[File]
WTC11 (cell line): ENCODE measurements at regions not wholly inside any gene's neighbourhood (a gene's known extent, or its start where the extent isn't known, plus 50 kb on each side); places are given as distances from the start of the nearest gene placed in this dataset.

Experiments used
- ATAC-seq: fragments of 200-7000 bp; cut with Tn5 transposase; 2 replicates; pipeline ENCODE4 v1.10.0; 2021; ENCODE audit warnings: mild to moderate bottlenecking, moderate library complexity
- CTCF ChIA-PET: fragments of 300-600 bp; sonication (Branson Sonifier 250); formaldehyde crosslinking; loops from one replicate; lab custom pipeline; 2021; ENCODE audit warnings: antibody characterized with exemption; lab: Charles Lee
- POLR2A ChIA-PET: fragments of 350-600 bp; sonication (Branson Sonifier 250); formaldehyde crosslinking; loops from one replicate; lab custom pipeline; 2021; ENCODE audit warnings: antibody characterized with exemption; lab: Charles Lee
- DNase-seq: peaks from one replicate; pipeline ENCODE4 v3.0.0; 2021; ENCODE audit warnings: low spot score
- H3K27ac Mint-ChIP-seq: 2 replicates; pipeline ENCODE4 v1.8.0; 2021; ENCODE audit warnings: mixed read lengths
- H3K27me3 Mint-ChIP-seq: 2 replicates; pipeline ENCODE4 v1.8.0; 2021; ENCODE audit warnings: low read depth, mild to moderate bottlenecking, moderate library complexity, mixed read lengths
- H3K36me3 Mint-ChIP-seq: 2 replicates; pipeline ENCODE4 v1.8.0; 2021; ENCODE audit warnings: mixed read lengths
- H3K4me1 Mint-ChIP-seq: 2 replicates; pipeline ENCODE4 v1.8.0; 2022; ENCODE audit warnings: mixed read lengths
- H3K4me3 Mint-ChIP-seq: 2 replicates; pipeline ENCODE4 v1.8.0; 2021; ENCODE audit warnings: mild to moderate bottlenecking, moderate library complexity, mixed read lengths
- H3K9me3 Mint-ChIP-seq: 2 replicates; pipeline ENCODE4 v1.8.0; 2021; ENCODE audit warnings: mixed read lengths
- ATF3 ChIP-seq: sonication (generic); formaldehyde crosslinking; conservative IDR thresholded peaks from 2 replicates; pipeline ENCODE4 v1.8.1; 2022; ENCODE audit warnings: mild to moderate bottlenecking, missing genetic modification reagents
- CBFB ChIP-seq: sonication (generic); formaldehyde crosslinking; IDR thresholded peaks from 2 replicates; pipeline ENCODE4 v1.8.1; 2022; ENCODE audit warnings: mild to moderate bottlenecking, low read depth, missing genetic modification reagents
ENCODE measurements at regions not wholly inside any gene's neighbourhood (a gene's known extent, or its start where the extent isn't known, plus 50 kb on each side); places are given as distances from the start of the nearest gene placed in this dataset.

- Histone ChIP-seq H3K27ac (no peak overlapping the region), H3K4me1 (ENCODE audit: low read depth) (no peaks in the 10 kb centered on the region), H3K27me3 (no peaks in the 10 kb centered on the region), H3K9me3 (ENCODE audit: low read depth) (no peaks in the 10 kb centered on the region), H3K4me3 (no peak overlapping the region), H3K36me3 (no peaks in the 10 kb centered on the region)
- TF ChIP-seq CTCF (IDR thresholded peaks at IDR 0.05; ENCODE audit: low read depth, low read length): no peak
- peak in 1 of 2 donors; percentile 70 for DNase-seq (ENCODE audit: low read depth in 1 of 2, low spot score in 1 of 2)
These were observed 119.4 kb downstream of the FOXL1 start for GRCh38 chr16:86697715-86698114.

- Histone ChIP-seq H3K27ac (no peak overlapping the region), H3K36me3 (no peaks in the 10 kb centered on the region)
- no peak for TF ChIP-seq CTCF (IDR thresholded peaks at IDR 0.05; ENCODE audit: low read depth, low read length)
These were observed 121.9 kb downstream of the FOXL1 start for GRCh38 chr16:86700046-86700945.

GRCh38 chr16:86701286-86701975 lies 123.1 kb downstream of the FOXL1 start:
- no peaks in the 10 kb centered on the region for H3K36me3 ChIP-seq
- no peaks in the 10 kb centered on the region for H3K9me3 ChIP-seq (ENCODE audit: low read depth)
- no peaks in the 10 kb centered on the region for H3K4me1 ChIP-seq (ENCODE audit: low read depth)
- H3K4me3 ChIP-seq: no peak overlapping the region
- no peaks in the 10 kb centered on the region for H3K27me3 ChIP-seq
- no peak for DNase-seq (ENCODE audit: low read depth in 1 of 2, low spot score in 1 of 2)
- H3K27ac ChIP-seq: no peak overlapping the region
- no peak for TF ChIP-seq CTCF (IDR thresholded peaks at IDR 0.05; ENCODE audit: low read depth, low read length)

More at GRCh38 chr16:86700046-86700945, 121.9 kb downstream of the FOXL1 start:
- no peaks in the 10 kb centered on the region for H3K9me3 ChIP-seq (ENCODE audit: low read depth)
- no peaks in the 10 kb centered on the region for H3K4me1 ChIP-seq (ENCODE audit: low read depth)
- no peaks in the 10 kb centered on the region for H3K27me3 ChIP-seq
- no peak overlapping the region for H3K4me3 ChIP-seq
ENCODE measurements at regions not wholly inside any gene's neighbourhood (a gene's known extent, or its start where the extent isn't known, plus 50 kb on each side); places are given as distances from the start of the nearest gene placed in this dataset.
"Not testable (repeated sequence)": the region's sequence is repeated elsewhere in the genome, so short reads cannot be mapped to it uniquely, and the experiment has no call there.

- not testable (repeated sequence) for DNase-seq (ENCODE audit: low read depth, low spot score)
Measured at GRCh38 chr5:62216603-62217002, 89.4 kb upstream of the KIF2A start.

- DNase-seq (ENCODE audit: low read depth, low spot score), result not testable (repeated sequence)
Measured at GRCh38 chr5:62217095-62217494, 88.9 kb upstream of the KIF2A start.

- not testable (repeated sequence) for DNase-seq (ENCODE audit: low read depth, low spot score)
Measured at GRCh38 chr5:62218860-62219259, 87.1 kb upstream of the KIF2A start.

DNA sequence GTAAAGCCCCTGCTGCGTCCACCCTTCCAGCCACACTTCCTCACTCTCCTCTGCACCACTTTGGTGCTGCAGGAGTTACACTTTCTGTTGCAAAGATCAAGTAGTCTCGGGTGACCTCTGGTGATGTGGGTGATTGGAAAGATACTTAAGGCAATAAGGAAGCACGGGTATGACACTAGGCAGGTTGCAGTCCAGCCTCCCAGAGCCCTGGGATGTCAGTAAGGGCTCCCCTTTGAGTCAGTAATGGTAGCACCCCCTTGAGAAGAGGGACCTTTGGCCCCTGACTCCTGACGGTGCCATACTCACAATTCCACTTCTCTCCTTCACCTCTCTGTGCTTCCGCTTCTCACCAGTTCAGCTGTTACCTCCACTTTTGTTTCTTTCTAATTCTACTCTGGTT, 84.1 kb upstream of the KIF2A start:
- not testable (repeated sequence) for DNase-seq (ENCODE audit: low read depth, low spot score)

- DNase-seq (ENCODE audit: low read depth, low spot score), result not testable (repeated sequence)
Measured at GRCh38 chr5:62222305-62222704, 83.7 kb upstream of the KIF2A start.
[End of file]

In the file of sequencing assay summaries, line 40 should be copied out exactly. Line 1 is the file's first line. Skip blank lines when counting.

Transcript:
Measured at GRCh38 chr5:62216603-62217002, 89.4 kb upstream of the KIF2A start.